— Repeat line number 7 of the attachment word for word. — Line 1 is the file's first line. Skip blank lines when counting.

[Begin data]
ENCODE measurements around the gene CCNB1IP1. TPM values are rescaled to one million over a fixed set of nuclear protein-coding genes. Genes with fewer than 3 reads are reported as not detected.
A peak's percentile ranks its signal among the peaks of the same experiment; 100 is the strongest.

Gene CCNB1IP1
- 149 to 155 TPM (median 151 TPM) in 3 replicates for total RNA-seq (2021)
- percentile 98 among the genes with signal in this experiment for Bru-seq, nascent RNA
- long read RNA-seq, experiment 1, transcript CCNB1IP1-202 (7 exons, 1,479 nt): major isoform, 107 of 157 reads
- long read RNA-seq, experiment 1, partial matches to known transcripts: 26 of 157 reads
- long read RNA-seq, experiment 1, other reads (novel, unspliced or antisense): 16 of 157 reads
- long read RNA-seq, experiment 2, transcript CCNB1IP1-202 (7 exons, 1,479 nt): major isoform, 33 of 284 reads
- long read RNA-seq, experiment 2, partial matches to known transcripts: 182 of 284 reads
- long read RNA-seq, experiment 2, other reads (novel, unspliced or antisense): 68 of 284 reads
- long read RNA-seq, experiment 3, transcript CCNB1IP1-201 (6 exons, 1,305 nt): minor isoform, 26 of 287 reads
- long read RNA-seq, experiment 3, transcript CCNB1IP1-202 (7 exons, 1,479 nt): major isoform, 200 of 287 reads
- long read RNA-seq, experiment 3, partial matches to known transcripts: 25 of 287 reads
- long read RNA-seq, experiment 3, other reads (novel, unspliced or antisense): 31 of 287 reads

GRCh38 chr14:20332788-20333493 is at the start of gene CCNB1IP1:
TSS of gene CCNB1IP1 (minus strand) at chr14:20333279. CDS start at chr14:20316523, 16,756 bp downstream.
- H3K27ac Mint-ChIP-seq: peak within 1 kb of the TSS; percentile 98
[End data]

- long read RNA-seq, experiment 1, partial matches to known transcripts: 26 of 157 reads